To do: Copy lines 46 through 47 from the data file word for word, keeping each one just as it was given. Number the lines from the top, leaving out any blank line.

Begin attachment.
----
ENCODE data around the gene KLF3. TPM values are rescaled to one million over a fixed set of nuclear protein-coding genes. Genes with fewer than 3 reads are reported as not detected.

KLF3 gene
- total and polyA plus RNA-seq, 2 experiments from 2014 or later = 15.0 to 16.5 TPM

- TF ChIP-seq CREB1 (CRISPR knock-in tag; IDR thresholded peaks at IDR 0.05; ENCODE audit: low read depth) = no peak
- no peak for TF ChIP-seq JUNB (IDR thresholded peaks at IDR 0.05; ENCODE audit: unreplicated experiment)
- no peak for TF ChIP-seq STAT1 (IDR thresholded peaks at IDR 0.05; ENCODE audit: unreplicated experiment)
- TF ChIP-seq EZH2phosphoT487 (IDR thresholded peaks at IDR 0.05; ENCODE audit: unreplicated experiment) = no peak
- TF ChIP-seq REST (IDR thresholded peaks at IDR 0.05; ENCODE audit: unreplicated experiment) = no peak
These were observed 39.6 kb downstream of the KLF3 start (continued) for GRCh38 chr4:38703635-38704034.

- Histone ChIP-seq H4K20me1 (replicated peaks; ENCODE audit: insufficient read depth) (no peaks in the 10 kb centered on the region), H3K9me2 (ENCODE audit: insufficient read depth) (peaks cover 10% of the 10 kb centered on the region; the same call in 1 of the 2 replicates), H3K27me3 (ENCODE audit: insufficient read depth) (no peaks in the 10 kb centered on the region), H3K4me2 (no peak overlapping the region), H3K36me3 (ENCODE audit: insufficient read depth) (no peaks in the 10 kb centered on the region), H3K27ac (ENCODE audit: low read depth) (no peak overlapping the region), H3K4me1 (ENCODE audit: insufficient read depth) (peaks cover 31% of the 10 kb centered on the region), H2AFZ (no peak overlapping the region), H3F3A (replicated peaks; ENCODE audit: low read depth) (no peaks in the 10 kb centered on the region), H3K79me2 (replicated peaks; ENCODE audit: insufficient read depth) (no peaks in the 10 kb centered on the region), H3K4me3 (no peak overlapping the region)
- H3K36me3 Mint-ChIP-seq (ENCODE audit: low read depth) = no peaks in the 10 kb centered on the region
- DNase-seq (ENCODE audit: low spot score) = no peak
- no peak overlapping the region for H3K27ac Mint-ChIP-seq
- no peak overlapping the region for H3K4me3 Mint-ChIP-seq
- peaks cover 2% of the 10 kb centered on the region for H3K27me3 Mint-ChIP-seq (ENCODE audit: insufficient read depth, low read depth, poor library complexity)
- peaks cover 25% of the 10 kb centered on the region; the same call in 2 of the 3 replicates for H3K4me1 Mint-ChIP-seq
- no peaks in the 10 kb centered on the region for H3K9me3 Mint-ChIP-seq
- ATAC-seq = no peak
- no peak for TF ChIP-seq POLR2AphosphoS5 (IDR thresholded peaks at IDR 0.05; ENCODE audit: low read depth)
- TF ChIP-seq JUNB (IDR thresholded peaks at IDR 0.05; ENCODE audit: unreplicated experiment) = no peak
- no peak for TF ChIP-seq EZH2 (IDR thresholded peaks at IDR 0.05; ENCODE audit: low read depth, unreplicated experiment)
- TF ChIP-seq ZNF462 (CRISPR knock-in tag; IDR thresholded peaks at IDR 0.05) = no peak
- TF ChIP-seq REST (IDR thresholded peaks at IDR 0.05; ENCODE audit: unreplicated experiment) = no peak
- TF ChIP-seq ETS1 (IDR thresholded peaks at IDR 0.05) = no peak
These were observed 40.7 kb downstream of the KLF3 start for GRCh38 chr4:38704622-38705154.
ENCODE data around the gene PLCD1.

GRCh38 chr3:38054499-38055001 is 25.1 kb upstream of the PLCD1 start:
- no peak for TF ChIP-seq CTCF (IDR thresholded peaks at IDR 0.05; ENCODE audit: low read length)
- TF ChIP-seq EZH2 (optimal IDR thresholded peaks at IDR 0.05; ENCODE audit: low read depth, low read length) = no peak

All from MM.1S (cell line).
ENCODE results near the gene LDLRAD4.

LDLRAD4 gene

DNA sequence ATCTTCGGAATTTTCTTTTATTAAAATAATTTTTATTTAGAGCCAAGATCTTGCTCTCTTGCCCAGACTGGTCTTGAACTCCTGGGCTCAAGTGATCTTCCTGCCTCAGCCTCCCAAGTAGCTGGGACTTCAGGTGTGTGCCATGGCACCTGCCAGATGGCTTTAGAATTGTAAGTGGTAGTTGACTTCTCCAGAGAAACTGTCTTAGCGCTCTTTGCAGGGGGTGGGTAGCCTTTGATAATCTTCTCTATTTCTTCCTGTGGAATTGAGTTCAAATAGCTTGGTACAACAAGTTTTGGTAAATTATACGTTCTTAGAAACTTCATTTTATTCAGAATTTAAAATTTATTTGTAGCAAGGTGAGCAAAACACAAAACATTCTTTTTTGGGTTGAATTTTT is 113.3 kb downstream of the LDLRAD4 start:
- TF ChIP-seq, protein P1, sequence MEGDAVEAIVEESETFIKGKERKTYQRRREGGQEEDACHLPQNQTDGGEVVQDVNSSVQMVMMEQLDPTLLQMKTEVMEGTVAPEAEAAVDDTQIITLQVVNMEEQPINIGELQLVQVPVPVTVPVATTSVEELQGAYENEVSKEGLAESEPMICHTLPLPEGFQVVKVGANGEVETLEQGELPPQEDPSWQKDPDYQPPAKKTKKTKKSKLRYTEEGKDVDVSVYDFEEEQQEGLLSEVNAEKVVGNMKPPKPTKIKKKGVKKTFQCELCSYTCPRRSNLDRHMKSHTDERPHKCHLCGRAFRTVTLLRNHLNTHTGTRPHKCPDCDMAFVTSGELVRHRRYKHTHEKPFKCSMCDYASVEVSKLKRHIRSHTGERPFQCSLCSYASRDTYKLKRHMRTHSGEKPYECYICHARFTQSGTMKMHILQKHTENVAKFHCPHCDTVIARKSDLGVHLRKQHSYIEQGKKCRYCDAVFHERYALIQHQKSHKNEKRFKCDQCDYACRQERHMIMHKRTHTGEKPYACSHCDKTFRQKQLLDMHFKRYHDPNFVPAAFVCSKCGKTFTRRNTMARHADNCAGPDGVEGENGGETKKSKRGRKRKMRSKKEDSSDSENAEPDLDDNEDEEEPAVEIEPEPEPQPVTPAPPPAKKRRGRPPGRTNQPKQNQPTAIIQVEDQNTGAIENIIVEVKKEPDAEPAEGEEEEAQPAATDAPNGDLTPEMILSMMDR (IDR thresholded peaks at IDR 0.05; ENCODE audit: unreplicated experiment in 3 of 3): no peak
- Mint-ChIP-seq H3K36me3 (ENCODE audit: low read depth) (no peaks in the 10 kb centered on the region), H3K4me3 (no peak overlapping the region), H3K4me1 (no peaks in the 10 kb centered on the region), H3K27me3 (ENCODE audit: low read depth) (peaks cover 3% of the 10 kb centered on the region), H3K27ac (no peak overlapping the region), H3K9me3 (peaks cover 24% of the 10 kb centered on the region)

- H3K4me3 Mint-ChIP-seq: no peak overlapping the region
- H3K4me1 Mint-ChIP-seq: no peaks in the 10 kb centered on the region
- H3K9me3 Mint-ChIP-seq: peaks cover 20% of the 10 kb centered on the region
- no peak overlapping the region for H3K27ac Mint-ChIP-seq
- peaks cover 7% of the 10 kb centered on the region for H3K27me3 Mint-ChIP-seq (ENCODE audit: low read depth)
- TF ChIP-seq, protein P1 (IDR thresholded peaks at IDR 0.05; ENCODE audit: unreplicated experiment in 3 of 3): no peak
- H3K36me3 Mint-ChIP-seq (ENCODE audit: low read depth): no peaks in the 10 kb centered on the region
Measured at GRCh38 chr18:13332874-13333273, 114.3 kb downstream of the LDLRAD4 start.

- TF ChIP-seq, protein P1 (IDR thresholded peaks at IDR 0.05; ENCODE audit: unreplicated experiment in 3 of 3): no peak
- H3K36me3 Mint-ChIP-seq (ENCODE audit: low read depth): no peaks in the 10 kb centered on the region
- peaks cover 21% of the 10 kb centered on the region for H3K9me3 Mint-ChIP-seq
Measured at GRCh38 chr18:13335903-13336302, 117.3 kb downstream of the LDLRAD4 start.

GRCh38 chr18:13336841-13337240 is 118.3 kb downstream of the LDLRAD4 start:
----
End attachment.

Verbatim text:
- peaks cover 21% of the 10 kb centered on the region for H3K9me3 Mint-ChIP-seq
Measured at GRCh38 chr18:13335903-13336302, 117.3 kb downstream of the LDLRAD4 start.